Social Media News: Remember the Tortoise not the Hare

Guest post by Jennifer Leggio – Read her blog | Follow her on Twitter

The recent Twitter attacks have truly shown the ugly social media. Oh, you think I am talking about the hackers, don’t you? No, not them. I’m talking about the bloggers and the tweeters. I am talking about us.

There seems to be a constant race in social media. Is Twitter down? You must be first to blog about it. Is Twitter back up? You must be first to blog about it. Did Biz Stone have a veggie burger for dinner? Well, then you MUST be first to blog about it.

It’s getting out of control. So out of control that even the bigger blogs are starting to race. Mashable posted no less than 37 blog posts the day Twitter suffered its dreaded first DDoS attack. All right, I slightly exaggerate. However, I think that there was such a focus on being first and gaining readership that the Mashable team neglected one of the most sensible rules of reporting: update the ongoing story; don’t post 36 different revisions. And for those of us who know better, that just created noise.

I shouldn’t pick on poor Mashable. I’m actually a big fan of the site… usually. However, lately a lot of blogs have gone the way of the tabloid by almost climbing all over each other to be first to report on even the most innocuous news (i.e. the birth of Evan William’s baby). Enough already.

Just because journalism is growing and changing does not mean that old-school common sense goes by the wayside. If anything it is even more critical that we thoroughly vet the content that we’re sharing. I know that a lot of bloggers get paid on page views and, trust me, I can relate to that struggle. But for me, the question that comes first for me above all else is: “Will this provide value for my readers?”

Remember The Tortoise and the Hare?

I know that rehashing a TechCrunch news article unless is not going to help my readers unless I can provide a unique angle or a fascinating new source to the discussion. I’d rather wait a few days and look at the larger trends and issues and talk about that. Perhaps it’s not always light and snappy, but I’m establishing a core readership of people who really want to look at the bigger picture. And *those* are the people for whom I am writing — not the public at large who I hope might stumble onto my blog so that I see more dollar signs. Maybe I’m old-fashioned in the sense that I want to provide original content, but I’m also a big fan of quality over quantity in every angle of my life.

Why? What’s the harm in repeating the same news and blogging something that’s been blogged 600 times? Well, I suppose it’s not bad if your site is actually, well, news driven. There are parts of ZDNet that are absolutely news driven and need to be that way. But how many of our blogs are actually designed to provide breaking news to our readers? I’d wager that that number is low.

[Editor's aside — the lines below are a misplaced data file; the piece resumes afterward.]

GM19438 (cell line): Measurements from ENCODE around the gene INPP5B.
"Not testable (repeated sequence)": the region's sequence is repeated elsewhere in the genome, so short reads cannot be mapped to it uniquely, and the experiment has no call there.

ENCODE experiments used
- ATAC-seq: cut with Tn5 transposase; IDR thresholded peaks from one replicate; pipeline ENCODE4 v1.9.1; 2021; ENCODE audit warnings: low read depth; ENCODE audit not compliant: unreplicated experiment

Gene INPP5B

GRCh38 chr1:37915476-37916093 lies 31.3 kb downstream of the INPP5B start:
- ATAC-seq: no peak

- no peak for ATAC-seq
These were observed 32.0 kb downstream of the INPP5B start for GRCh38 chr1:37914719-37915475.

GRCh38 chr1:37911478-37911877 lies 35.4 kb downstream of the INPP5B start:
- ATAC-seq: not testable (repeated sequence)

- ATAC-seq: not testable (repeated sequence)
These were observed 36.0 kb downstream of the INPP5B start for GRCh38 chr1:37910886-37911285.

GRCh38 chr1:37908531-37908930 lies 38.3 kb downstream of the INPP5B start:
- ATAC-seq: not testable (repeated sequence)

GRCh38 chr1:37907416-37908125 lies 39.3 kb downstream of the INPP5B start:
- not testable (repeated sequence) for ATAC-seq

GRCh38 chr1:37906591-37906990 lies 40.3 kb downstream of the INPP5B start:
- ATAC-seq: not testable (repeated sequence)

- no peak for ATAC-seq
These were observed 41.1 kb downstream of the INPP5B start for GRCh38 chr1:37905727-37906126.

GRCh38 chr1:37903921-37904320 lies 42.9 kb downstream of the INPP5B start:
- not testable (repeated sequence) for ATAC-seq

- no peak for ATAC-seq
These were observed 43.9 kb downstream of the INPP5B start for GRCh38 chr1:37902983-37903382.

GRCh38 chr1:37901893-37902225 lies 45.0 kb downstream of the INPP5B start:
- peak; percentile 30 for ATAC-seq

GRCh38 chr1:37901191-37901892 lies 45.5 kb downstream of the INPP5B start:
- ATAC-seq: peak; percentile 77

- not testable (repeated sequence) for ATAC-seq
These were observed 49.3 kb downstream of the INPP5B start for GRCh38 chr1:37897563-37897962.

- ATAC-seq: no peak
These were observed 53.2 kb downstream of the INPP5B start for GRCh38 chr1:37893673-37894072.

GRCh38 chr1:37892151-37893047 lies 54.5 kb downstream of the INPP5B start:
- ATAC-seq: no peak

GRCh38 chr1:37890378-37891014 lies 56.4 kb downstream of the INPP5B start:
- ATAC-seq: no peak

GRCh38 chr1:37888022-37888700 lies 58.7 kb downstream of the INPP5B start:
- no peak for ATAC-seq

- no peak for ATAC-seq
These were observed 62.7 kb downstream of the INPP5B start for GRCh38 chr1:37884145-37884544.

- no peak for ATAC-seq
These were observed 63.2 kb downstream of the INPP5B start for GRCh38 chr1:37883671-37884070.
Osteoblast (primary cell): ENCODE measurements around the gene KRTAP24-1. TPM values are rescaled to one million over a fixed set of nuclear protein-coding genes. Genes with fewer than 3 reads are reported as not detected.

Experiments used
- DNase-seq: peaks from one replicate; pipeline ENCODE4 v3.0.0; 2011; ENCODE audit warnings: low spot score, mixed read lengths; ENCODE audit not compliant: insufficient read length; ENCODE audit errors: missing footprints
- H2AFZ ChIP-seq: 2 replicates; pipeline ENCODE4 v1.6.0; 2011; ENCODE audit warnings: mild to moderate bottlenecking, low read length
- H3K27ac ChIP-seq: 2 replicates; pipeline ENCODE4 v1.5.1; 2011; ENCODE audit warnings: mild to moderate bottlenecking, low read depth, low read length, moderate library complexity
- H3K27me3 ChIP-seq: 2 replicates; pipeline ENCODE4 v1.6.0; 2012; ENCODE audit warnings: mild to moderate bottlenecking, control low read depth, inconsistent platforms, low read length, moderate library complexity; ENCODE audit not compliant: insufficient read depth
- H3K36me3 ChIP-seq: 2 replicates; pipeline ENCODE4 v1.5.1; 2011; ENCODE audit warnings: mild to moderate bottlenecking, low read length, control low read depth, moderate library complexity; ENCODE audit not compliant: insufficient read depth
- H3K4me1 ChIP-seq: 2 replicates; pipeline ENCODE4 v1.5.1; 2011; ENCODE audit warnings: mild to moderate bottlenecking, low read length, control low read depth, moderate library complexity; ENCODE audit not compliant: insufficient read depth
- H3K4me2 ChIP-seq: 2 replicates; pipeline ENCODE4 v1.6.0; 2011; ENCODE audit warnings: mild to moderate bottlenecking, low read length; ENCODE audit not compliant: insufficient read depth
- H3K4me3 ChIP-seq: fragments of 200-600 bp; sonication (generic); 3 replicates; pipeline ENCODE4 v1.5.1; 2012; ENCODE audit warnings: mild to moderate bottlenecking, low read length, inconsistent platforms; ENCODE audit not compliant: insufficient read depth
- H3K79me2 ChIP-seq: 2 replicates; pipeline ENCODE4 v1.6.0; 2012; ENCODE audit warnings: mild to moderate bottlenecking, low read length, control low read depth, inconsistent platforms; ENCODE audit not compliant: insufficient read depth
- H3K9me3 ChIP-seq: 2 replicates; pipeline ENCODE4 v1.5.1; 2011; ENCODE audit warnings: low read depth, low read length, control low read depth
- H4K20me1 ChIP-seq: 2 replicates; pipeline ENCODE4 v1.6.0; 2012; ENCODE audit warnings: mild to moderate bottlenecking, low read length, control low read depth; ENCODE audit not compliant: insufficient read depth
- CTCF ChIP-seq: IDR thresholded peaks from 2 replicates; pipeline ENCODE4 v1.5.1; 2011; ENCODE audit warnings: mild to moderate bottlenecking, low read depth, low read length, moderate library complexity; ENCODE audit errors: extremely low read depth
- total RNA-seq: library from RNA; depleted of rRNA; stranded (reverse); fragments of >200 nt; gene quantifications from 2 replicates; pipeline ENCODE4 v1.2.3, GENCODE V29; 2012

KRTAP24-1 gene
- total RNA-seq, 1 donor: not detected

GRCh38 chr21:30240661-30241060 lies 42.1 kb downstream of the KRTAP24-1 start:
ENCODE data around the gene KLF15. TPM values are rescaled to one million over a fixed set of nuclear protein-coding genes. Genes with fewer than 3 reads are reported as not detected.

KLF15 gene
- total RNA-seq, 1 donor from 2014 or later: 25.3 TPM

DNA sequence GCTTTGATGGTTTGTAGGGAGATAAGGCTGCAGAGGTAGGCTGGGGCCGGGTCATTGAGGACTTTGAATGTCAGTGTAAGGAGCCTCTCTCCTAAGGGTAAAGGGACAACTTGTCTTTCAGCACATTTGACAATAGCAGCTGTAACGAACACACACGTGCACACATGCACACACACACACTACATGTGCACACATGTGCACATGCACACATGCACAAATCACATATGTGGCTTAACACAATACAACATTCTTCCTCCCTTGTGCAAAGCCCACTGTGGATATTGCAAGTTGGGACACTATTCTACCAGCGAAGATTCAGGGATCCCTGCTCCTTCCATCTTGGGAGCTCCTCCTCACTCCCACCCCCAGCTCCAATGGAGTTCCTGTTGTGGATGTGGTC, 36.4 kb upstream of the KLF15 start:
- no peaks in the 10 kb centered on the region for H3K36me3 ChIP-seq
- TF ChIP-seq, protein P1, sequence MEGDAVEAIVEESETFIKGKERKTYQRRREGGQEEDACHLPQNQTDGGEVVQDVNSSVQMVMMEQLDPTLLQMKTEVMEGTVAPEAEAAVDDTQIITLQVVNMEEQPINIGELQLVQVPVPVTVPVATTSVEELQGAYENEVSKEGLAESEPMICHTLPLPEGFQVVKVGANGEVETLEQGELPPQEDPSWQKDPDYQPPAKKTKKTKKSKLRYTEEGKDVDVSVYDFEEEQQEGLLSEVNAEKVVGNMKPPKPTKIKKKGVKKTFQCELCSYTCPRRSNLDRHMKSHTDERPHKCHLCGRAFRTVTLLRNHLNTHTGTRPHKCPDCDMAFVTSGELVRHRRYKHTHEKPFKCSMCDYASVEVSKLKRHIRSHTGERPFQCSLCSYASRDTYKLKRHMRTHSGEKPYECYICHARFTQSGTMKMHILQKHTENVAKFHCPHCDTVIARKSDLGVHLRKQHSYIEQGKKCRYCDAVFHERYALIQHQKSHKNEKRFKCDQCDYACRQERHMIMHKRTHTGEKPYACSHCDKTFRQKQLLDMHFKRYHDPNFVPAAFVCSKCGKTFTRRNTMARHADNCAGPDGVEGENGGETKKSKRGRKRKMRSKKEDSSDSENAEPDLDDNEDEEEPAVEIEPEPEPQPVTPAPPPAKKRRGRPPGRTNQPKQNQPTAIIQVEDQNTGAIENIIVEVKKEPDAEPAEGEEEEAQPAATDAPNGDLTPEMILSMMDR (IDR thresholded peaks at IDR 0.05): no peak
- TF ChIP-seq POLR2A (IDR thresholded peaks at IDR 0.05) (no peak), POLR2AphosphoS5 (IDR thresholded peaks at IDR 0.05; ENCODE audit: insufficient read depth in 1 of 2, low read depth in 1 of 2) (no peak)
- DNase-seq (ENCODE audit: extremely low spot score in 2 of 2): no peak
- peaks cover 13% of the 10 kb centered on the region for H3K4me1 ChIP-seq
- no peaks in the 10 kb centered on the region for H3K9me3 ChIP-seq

There’s a huge issue of over saturation in our trendy little market. Sometimes I’m concerned that we’ve all forgotten what is actually news. There’s also a gigantic protective bubble around social media that needs to be popped. And I know that major news networks and sites are always in the race for the big story, but I’ll clue you in on a little secret:


Whew, with that said, I challenge each and everyone one of us to focus more on original content and less on racing to be the first one with the story. You want your readers to be the ones who win. Plus, our industry really needs it.

Jennifer Leggio aka Mediaphyter writes ZDNet’s social business blog and is an active member of the the network security community. She can be found on both Twitter and Facebook.



Brian Solis is a digital analyst, anthropologist, and also a futurist. In his work at Altimeter Group, Solis studies the effects of disruptive technology on business and society. He is an avid keynote speaker and award-winning author who is globally recognized as one of the most prominent thought leaders in digital transformation.

His most recent book, What's the Future of Business: Changing the Way Businesses Create Experiences (WTF), explores the landscape of connected consumerism and how business and customer relationships unfold in four distinct moments of truth. His previous book, The End of Business as Usual, explores the emergence of Generation-C, a new generation of customers and employees and how businesses must adapt to reach them. In 2009, Solis released Engage, which is regarded as the industry reference guide for businesses to market, sell and service in the social web.

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